When Twin Peaks first aired in 1990, it was a revelation. For one thing, it was my first experience of true, out-and-out geekery. I kept a journal with quotes from the show. I talked about it with my very few friends at school. I was a weird kid and it was a weird show and somehow it made me feel like I belonged. Like there’s a place in this world for weird people to do weird shit and for enough people to enjoy it that it gets to keep going.
After watching the whole series again on DVD this month, I love it even more. It is, in fact, now safely situated among my all-time favourite television shows. And today, David Lynch’s tweet pointed me to this article in the Guardian about the show.
Twin Peaks is terrifying. That’s hard to find even in a cable show these days. In fact, I don’t think any character has ever scared me as much as Leo Johnson scared me. (Yeah, I found Leo far scarier than Bob. And I found Bob scary, too.) And let’s ponder for a moment how the part of the weird show that was the most disturbing was the part that had absolutely nothing to do with forward-backward-talking midgets or owls not being what they seem or creepy apparitions that kill people. The most frightening part was the oneÂ about wife beating. Which, frankly, is the way it should be.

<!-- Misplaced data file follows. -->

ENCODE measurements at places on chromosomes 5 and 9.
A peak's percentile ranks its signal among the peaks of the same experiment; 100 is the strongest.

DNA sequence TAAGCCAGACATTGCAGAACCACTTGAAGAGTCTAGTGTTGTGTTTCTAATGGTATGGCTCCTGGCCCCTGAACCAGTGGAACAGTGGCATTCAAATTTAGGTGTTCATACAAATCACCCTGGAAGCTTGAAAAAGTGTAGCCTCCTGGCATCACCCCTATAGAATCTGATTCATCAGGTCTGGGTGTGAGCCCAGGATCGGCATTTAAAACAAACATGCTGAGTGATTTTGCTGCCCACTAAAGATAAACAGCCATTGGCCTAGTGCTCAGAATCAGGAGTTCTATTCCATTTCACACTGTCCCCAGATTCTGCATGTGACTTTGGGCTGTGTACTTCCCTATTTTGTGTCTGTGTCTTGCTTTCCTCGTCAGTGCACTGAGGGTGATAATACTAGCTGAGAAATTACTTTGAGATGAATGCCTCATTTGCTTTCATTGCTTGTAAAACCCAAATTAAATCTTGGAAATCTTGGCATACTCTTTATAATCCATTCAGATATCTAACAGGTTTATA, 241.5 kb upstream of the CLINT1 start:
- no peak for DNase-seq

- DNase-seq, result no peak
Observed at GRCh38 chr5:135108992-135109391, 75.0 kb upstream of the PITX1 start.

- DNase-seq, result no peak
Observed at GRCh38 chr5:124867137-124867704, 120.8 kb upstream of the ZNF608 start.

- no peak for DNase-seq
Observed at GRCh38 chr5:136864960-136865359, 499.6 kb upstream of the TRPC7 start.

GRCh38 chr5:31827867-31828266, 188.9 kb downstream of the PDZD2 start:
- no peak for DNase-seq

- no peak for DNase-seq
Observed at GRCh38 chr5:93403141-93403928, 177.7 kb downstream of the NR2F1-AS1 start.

The ensemble cast in Twin Peaks is damn near perfect. Each character is believable, with their own past and motivations, and yet the community as a whole is just damn strange.
The score is about as iconic as any number of other memorable aspects of the show. As a teenager I used to listen to the cassette tape in my walkman on the bus to school. It was the soundtrack to my weird adolescence.
Yeah, there were a few episodes in the middle of the second season where everything seemed to go off the rails a little, but then they zeroed in on the Windom Earle arc, and all was back to creepy, creepy normal.
Did you watch the show when it first aired? Have you seen it recently? If not, you should. Soon.